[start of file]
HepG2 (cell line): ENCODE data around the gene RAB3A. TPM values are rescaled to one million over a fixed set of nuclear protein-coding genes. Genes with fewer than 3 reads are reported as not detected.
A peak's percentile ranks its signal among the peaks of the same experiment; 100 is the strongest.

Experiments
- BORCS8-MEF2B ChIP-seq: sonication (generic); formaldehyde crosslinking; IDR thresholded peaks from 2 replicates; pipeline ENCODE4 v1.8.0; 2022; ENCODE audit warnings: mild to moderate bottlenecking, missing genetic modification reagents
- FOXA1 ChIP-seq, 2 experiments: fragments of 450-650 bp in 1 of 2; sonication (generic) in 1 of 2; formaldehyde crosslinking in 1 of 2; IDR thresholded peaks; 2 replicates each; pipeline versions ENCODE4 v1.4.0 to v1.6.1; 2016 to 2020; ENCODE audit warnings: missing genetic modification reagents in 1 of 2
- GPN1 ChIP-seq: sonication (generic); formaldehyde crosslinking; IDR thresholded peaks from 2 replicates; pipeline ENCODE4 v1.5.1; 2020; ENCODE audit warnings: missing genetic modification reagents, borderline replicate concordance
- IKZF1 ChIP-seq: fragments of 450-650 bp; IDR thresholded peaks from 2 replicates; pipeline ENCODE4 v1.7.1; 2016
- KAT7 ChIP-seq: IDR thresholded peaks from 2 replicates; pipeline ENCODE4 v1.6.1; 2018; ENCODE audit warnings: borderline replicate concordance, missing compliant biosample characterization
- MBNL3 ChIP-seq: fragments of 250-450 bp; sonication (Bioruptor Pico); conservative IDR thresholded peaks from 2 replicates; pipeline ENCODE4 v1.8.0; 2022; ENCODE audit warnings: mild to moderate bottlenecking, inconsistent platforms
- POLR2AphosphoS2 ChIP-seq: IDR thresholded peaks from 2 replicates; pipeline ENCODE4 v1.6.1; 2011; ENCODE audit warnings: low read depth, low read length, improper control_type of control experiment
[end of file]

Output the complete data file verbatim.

HepG2 (cell line): ENCODE data around the gene RAB3A. TPM values are rescaled to one million over a fixed set of nuclear protein-coding genes. Genes with fewer than 3 reads are reported as not detected.
A peak's percentile ranks its signal among the peaks of the same experiment; 100 is the strongest.

Experiments
- BORCS8-MEF2B ChIP-seq: sonication (generic); formaldehyde crosslinking; IDR thresholded peaks from 2 replicates; pipeline ENCODE4 v1.8.0; 2022; ENCODE audit warnings: mild to moderate bottlenecking, missing genetic modification reagents
- FOXA1 ChIP-seq, 2 experiments: fragments of 450-650 bp in 1 of 2; sonication (generic) in 1 of 2; formaldehyde crosslinking in 1 of 2; IDR thresholded peaks; 2 replicates each; pipeline versions ENCODE4 v1.4.0 to v1.6.1; 2016 to 2020; ENCODE audit warnings: missing genetic modification reagents in 1 of 2
- GPN1 ChIP-seq: sonication (generic); formaldehyde crosslinking; IDR thresholded peaks from 2 replicates; pipeline ENCODE4 v1.5.1; 2020; ENCODE audit warnings: missing genetic modification reagents, borderline replicate concordance
- IKZF1 ChIP-seq: fragments of 450-650 bp; IDR thresholded peaks from 2 replicates; pipeline ENCODE4 v1.7.1; 2016
- KAT7 ChIP-seq: IDR thresholded peaks from 2 replicates; pipeline ENCODE4 v1.6.1; 2018; ENCODE audit warnings: borderline replicate concordance, missing compliant biosample characterization
- MBNL3 ChIP-seq: fragments of 250-450 bp; sonication (Bioruptor Pico); conservative IDR thresholded peaks from 2 replicates; pipeline ENCODE4 v1.8.0; 2022; ENCODE audit warnings: mild to moderate bottlenecking, inconsistent platforms
- POLR2AphosphoS2 ChIP-seq: IDR thresholded peaks from 2 replicates; pipeline ENCODE4 v1.6.1; 2011; ENCODE audit warnings: low read depth, low read length, improper control_type of control experiment